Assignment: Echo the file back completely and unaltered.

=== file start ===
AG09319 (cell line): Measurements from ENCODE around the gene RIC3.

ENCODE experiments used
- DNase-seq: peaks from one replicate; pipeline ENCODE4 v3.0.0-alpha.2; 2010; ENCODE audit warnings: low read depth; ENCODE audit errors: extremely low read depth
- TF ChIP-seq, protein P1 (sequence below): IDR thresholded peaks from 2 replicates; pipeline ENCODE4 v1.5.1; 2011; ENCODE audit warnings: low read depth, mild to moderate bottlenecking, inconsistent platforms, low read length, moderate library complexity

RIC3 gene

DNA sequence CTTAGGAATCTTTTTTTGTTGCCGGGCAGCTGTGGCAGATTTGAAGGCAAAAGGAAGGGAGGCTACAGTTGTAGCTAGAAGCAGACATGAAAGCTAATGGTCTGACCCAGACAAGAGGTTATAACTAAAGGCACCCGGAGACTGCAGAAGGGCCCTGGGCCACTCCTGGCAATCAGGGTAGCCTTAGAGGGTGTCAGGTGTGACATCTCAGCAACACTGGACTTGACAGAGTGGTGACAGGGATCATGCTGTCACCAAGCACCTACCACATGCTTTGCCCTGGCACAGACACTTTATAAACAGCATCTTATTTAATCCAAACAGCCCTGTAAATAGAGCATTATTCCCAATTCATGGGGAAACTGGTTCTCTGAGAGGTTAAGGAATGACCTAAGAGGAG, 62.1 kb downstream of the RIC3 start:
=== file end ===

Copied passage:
AG09319 (cell line): Measurements from ENCODE around the gene RIC3.

ENCODE experiments used
- DNase-seq: peaks from one replicate; pipeline ENCODE4 v3.0.0-alpha.2; 2010; ENCODE audit warnings: low read depth; ENCODE audit errors: extremely low read depth
- TF ChIP-seq, protein P1 (sequence below): IDR thresholded peaks from 2 replicates; pipeline ENCODE4 v1.5.1; 2011; ENCODE audit warnings: low read depth, mild to moderate bottlenecking, inconsistent platforms, low read length, moderate library complexity

RIC3 gene

DNA sequence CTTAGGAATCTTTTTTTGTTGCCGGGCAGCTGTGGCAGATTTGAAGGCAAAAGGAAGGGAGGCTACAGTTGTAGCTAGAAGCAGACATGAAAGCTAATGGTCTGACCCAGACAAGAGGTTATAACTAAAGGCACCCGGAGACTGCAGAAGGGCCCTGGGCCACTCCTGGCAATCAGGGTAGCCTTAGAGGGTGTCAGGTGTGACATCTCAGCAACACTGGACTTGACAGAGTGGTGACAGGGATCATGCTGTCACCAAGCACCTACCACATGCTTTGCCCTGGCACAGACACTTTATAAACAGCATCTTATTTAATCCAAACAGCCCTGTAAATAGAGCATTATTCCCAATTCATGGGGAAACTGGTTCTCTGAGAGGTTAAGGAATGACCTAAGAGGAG, 62.1 kb downstream of the RIC3 start: